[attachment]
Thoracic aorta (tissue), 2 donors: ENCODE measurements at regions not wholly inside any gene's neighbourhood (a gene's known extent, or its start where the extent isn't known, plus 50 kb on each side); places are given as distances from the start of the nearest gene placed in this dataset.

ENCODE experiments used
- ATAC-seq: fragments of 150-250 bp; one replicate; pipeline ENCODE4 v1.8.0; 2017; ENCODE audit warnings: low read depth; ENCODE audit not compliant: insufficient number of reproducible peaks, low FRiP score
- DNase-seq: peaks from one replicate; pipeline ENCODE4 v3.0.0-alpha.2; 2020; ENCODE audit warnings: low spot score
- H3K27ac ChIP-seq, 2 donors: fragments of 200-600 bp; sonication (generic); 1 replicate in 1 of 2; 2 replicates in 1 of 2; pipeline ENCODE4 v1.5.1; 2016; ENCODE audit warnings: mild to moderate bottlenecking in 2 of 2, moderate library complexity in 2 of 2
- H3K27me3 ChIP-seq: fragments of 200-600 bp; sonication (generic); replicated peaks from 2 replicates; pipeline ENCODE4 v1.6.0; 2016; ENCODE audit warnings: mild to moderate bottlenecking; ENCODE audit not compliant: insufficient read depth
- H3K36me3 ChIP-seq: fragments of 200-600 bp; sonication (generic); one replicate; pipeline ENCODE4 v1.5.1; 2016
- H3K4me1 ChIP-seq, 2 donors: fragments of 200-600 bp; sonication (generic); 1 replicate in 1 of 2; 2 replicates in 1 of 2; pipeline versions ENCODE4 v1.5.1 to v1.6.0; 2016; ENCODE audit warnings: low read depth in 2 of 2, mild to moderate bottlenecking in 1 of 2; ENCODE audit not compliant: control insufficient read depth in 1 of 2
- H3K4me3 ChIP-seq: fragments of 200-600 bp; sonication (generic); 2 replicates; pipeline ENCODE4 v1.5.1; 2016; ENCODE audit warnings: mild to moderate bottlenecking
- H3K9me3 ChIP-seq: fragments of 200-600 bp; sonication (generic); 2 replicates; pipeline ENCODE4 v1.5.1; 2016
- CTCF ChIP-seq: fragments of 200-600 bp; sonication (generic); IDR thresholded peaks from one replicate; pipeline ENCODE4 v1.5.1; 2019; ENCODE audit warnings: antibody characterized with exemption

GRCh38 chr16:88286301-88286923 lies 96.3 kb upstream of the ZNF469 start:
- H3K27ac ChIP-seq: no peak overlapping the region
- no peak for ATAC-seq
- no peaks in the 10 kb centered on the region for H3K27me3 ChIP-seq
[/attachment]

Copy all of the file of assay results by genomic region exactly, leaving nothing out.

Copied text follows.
Thoracic aorta (tissue), 2 donors: ENCODE measurements at regions not wholly inside any gene's neighbourhood (a gene's known extent, or its start where the extent isn't known, plus 50 kb on each side); places are given as distances from the start of the nearest gene placed in this dataset.

ENCODE experiments used
- ATAC-seq: fragments of 150-250 bp; one replicate; pipeline ENCODE4 v1.8.0; 2017; ENCODE audit warnings: low read depth; ENCODE audit not compliant: insufficient number of reproducible peaks, low FRiP score
- DNase-seq: peaks from one replicate; pipeline ENCODE4 v3.0.0-alpha.2; 2020; ENCODE audit warnings: low spot score
- H3K27ac ChIP-seq, 2 donors: fragments of 200-600 bp; sonication (generic); 1 replicate in 1 of 2; 2 replicates in 1 of 2; pipeline ENCODE4 v1.5.1; 2016; ENCODE audit warnings: mild to moderate bottlenecking in 2 of 2, moderate library complexity in 2 of 2
- H3K27me3 ChIP-seq: fragments of 200-600 bp; sonication (generic); replicated peaks from 2 replicates; pipeline ENCODE4 v1.6.0; 2016; ENCODE audit warnings: mild to moderate bottlenecking; ENCODE audit not compliant: insufficient read depth
- H3K36me3 ChIP-seq: fragments of 200-600 bp; sonication (generic); one replicate; pipeline ENCODE4 v1.5.1; 2016
- H3K4me1 ChIP-seq, 2 donors: fragments of 200-600 bp; sonication (generic); 1 replicate in 1 of 2; 2 replicates in 1 of 2; pipeline versions ENCODE4 v1.5.1 to v1.6.0; 2016; ENCODE audit warnings: low read depth in 2 of 2, mild to moderate bottlenecking in 1 of 2; ENCODE audit not compliant: control insufficient read depth in 1 of 2
- H3K4me3 ChIP-seq: fragments of 200-600 bp; sonication (generic); 2 replicates; pipeline ENCODE4 v1.5.1; 2016; ENCODE audit warnings: mild to moderate bottlenecking
- H3K9me3 ChIP-seq: fragments of 200-600 bp; sonication (generic); 2 replicates; pipeline ENCODE4 v1.5.1; 2016
- CTCF ChIP-seq: fragments of 200-600 bp; sonication (generic); IDR thresholded peaks from one replicate; pipeline ENCODE4 v1.5.1; 2019; ENCODE audit warnings: antibody characterized with exemption

GRCh38 chr16:88286301-88286923 lies 96.3 kb upstream of the ZNF469 start:
- H3K27ac ChIP-seq: no peak overlapping the region
- no peak for ATAC-seq
- no peaks in the 10 kb centered on the region for H3K27me3 ChIP-seq